Over 700,000 rogue apps removed from Google Play Store in 2017
Andrew Ahn, the Product Manager for the Play Store at Google, posted an update on the Android Developers blog on how Google is protecting the security and privacy of billions of users around the world. This is a timely blog post since there were a number of high profile malware and security incidents involving Android in 2017.
As far as raw numbers are concerned, Google took down 700,000 rogue apps in 2017, an increase of 70 percent over 2016’s approximate 400,000. Ahn was proud to point out that in addition to removing more apps, they were able to identify and remove them more quickly too. Machine learning enabled Google to eliminate 99 percent of apps with abusive content before anyone was able to download them. 'Abusive content' also includes inappropriate content and impersonation, in addition to standard malware. Furthermore, new detection models helped to identify repeat offenders, resulting in the removal of 100,000 developer accounts as well as using the data collected to help make it more difficult for these developers to re-join.
Copycat apps made up one of the largest groups with more than 250,000 of the removed apps falling into this category. A Copycat app is one that tries to impersonate a famous app by using icons that are the same or similar, and by creating the name to be as close as possible to the original with a slight difference or using Unicode characters that look similar. There were tens of thousands of apps which fell into the inappropriate content category that includes hate speech, pornography, and illegal activities. Finally, potentially harmful applications (malware) only made up one of the smaller groups of blocked or removed software, but there was a focus on these due to their damaging nature, and the user install rate has been reduced by ten times compared to 2016.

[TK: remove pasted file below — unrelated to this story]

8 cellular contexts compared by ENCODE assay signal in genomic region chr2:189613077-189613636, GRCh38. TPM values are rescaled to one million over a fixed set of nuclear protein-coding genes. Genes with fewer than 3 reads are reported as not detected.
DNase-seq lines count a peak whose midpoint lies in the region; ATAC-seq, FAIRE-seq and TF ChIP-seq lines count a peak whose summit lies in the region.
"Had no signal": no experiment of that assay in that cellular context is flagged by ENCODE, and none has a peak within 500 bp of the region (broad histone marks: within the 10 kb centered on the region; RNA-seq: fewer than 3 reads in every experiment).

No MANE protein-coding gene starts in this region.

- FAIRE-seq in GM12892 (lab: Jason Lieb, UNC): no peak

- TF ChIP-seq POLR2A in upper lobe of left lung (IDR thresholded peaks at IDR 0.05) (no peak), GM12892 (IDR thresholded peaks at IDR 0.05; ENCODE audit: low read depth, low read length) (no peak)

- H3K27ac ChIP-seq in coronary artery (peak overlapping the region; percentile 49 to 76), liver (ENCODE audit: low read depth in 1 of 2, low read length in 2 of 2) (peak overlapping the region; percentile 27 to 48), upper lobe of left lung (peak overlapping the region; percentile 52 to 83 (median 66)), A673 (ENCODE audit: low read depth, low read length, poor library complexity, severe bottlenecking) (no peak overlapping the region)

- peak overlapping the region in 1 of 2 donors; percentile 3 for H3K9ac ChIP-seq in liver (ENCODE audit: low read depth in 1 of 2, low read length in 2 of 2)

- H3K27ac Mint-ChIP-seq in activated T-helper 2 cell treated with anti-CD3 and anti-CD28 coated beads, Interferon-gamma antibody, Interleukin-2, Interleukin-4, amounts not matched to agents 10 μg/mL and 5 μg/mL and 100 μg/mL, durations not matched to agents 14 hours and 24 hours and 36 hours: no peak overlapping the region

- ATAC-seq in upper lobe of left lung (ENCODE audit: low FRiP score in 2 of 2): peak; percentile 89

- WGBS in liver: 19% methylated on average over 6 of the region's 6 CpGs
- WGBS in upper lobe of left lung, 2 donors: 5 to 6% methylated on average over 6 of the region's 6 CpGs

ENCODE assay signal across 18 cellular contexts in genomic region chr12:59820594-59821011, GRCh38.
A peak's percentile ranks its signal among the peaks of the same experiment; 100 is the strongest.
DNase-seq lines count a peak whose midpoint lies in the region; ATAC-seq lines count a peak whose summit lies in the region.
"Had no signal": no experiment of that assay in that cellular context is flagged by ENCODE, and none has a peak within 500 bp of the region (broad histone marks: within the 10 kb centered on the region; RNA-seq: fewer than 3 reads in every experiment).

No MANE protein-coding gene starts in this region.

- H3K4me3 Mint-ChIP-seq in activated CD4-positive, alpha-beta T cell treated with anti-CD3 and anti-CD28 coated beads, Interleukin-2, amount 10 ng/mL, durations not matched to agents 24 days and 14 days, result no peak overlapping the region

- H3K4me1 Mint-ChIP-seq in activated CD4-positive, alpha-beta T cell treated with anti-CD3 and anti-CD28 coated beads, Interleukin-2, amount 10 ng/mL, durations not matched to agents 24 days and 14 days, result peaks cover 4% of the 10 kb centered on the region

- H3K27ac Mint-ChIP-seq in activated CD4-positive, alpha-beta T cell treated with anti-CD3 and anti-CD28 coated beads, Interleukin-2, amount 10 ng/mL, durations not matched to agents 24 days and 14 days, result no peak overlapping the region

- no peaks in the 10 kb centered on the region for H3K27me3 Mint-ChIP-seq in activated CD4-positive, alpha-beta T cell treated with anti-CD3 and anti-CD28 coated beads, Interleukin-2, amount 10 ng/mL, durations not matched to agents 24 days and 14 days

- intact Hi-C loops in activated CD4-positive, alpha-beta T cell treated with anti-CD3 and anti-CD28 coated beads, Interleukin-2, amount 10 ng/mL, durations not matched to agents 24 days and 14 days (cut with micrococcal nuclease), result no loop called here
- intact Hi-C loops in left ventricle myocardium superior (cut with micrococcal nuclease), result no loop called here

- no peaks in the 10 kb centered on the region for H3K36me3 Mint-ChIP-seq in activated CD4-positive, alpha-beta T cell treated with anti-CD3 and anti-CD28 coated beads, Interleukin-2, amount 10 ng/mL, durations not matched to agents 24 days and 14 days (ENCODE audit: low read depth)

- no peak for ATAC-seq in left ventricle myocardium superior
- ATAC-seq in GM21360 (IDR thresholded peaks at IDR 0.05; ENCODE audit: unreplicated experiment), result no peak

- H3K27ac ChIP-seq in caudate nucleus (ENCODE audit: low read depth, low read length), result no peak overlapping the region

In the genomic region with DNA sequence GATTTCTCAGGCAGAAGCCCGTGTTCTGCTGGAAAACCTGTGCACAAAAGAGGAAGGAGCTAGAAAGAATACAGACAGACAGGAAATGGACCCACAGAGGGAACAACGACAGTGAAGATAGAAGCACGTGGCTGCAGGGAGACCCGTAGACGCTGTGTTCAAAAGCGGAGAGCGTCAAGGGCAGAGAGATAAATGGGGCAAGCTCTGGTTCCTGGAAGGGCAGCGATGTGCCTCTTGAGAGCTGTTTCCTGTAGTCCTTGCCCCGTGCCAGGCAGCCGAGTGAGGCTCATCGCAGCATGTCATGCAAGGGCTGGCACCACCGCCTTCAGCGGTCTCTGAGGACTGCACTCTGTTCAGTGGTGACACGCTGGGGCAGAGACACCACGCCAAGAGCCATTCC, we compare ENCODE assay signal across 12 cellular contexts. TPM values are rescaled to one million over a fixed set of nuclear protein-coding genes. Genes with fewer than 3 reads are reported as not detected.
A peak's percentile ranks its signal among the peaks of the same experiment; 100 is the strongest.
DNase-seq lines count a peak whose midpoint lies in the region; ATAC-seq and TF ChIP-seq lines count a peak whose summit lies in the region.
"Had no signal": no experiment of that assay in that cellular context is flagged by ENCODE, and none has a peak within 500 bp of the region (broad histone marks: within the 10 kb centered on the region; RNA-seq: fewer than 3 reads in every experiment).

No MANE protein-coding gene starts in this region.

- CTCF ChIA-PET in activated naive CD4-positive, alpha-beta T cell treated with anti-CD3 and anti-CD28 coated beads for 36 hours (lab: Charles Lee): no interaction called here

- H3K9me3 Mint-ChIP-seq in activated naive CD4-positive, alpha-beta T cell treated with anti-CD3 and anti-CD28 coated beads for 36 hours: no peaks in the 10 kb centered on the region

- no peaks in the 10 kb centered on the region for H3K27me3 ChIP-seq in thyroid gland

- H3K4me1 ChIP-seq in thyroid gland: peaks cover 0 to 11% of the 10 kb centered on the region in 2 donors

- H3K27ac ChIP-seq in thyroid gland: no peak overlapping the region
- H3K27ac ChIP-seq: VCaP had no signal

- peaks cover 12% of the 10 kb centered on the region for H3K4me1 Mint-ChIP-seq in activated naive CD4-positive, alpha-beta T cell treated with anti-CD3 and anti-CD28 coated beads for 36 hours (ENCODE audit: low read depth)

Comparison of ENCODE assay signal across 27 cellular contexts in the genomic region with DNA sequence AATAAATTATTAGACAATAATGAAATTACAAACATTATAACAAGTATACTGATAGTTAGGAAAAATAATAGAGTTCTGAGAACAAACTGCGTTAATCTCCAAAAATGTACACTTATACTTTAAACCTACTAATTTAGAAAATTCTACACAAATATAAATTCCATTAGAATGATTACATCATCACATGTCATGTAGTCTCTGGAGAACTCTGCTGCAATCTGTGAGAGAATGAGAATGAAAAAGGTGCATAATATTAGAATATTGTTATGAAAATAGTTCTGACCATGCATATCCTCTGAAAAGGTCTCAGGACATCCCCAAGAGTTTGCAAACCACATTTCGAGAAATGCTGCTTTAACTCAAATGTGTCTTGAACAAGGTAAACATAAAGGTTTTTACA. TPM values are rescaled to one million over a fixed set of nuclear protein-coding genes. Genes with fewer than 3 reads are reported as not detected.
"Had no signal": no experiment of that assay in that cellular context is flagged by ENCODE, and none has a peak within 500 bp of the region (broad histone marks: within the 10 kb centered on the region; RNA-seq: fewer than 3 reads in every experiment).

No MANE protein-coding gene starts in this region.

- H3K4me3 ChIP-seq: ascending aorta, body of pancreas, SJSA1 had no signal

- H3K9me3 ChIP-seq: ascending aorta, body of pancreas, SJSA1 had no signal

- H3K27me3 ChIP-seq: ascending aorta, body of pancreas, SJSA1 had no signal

“Google Play is committed to providing a safe experience for billions of Android users to find and discover such apps. Over the years, this commitment has made Google Play a more trusted and safer place. Last year we've more than halved the probability of a user installing a bad app, protecting people and their devices from harm's way, and making Google Play a more challenging place for those who seek to abuse the app ecosystem for their own gain.”
It is encouraging to see these security improvements made in the Google Play Store. Historically Android has held the unenvious reputation as the least secure mobile operating system when compared to current and past competition from iOS, Windows Phone, and BlackberryOS. Part of this comes down to the more open nature of the platform and app store, including the ability to quickly enable features like installing apps from unknown sources. Hopefully, over time the changes made in the Play Store can lift Android's security reputation to be on par with — or better than — the alternatives.